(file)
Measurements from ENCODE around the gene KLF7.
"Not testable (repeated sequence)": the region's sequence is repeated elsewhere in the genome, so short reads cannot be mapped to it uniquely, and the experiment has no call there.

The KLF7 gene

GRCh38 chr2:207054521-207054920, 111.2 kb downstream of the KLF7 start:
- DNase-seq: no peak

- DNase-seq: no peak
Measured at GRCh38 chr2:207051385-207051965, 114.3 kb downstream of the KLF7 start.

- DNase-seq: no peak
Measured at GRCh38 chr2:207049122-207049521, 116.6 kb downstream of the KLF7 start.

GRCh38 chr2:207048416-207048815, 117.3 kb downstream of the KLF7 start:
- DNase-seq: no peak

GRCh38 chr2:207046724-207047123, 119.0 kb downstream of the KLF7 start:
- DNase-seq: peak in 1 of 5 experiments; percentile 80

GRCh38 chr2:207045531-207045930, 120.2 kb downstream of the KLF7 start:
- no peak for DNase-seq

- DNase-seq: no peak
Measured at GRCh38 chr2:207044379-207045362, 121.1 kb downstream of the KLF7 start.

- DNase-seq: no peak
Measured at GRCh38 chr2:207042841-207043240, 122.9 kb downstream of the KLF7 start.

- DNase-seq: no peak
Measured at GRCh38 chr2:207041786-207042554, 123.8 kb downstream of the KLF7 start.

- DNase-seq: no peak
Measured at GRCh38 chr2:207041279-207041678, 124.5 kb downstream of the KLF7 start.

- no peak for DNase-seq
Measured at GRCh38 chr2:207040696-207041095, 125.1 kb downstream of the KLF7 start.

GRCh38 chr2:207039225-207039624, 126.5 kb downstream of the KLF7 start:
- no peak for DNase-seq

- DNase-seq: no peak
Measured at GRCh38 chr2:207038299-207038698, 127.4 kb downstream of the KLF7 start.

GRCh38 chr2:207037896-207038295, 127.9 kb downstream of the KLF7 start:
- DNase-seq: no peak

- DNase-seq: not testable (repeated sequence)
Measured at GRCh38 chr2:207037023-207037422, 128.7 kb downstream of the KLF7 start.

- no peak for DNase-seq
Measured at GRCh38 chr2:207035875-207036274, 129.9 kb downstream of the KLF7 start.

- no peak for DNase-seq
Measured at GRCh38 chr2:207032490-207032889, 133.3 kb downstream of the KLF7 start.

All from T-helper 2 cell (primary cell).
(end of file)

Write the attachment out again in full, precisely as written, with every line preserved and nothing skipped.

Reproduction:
Measurements from ENCODE around the gene KLF7.
"Not testable (repeated sequence)": the region's sequence is repeated elsewhere in the genome, so short reads cannot be mapped to it uniquely, and the experiment has no call there.

The KLF7 gene

GRCh38 chr2:207054521-207054920, 111.2 kb downstream of the KLF7 start:
- DNase-seq: no peak

- DNase-seq: no peak
Measured at GRCh38 chr2:207051385-207051965, 114.3 kb downstream of the KLF7 start.

- DNase-seq: no peak
Measured at GRCh38 chr2:207049122-207049521, 116.6 kb downstream of the KLF7 start.

GRCh38 chr2:207048416-207048815, 117.3 kb downstream of the KLF7 start:
- DNase-seq: no peak

GRCh38 chr2:207046724-207047123, 119.0 kb downstream of the KLF7 start:
- DNase-seq: peak in 1 of 5 experiments; percentile 80

GRCh38 chr2:207045531-207045930, 120.2 kb downstream of the KLF7 start:
- no peak for DNase-seq

- DNase-seq: no peak
Measured at GRCh38 chr2:207044379-207045362, 121.1 kb downstream of the KLF7 start.

- DNase-seq: no peak
Measured at GRCh38 chr2:207042841-207043240, 122.9 kb downstream of the KLF7 start.

- DNase-seq: no peak
Measured at GRCh38 chr2:207041786-207042554, 123.8 kb downstream of the KLF7 start.

- DNase-seq: no peak
Measured at GRCh38 chr2:207041279-207041678, 124.5 kb downstream of the KLF7 start.

- no peak for DNase-seq
Measured at GRCh38 chr2:207040696-207041095, 125.1 kb downstream of the KLF7 start.

GRCh38 chr2:207039225-207039624, 126.5 kb downstream of the KLF7 start:
- no peak for DNase-seq

- DNase-seq: no peak
Measured at GRCh38 chr2:207038299-207038698, 127.4 kb downstream of the KLF7 start.

GRCh38 chr2:207037896-207038295, 127.9 kb downstream of the KLF7 start:
- DNase-seq: no peak

- DNase-seq: not testable (repeated sequence)
Measured at GRCh38 chr2:207037023-207037422, 128.7 kb downstream of the KLF7 start.

- no peak for DNase-seq
Measured at GRCh38 chr2:207035875-207036274, 129.9 kb downstream of the KLF7 start.

- no peak for DNase-seq
Measured at GRCh38 chr2:207032490-207032889, 133.3 kb downstream of the KLF7 start.

All from T-helper 2 cell (primary cell).